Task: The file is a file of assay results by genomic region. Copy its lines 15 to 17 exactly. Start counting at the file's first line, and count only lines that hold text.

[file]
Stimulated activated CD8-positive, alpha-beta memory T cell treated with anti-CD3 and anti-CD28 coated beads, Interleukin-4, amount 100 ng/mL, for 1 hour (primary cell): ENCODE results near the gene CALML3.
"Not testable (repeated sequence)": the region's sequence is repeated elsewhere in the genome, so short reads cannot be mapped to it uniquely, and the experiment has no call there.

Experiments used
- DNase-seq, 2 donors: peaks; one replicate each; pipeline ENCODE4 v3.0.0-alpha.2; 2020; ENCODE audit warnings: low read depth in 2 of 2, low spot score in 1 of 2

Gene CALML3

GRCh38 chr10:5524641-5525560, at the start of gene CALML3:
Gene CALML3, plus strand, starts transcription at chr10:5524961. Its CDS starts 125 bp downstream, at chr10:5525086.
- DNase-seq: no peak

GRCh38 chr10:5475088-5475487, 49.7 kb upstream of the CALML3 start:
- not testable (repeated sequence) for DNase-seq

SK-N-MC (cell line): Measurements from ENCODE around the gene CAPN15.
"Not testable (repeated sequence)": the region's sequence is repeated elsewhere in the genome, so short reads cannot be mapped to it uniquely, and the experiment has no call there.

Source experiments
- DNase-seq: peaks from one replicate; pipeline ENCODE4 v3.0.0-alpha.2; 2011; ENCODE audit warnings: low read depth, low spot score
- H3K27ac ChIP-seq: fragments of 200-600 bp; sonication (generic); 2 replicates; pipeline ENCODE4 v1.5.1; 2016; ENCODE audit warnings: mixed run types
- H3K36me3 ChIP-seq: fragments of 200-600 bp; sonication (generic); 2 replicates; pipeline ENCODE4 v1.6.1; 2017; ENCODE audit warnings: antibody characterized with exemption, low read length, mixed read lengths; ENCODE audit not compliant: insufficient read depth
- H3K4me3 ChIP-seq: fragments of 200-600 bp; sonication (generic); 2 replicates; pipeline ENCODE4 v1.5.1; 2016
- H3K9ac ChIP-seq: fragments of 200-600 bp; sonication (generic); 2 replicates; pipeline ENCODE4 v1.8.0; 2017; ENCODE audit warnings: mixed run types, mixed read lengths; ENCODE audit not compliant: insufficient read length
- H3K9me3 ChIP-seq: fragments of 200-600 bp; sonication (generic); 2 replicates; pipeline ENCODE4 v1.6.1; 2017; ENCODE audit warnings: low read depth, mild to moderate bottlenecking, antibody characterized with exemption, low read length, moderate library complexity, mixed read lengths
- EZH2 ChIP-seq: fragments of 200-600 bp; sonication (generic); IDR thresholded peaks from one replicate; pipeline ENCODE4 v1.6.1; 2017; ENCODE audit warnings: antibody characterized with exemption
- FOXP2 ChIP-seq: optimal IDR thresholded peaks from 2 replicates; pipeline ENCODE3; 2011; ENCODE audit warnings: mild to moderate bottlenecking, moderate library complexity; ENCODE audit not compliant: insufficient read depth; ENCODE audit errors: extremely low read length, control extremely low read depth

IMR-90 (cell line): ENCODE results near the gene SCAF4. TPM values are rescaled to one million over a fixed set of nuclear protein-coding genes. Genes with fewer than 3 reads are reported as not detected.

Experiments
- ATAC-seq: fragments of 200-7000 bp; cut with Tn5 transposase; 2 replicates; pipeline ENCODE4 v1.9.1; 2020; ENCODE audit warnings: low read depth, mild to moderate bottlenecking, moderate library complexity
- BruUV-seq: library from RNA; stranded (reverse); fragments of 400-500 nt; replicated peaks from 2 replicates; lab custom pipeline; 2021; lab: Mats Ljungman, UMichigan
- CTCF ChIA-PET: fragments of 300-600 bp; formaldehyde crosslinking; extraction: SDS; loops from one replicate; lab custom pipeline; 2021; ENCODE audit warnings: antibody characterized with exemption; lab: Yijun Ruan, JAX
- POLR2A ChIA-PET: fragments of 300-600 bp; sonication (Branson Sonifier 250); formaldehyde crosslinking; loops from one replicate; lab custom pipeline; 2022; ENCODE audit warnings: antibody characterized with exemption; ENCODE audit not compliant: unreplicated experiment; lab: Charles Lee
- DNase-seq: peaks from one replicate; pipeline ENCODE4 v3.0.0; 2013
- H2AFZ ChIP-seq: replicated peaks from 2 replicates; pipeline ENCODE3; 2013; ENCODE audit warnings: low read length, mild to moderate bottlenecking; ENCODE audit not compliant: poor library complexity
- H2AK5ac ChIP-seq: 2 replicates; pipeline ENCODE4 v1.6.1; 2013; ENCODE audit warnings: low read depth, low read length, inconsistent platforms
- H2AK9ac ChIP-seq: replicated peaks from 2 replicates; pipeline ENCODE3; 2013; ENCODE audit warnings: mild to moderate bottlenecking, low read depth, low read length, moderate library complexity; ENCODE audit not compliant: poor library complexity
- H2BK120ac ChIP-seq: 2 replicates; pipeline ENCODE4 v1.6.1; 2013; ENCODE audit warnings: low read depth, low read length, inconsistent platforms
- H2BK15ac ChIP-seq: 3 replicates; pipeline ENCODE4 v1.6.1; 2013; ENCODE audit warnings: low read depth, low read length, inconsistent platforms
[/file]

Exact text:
- H3K27ac ChIP-seq: fragments of 200-600 bp; sonication (generic); 2 replicates; pipeline ENCODE4 v1.5.1; 2016; ENCODE audit warnings: mixed run types
- H3K36me3 ChIP-seq: fragments of 200-600 bp; sonication (generic); 2 replicates; pipeline ENCODE4 v1.6.1; 2017; ENCODE audit warnings: antibody characterized with exemption, low read length, mixed read lengths; ENCODE audit not compliant: insufficient read depth
- H3K4me3 ChIP-seq: fragments of 200-600 bp; sonication (generic); 2 replicates; pipeline ENCODE4 v1.5.1; 2016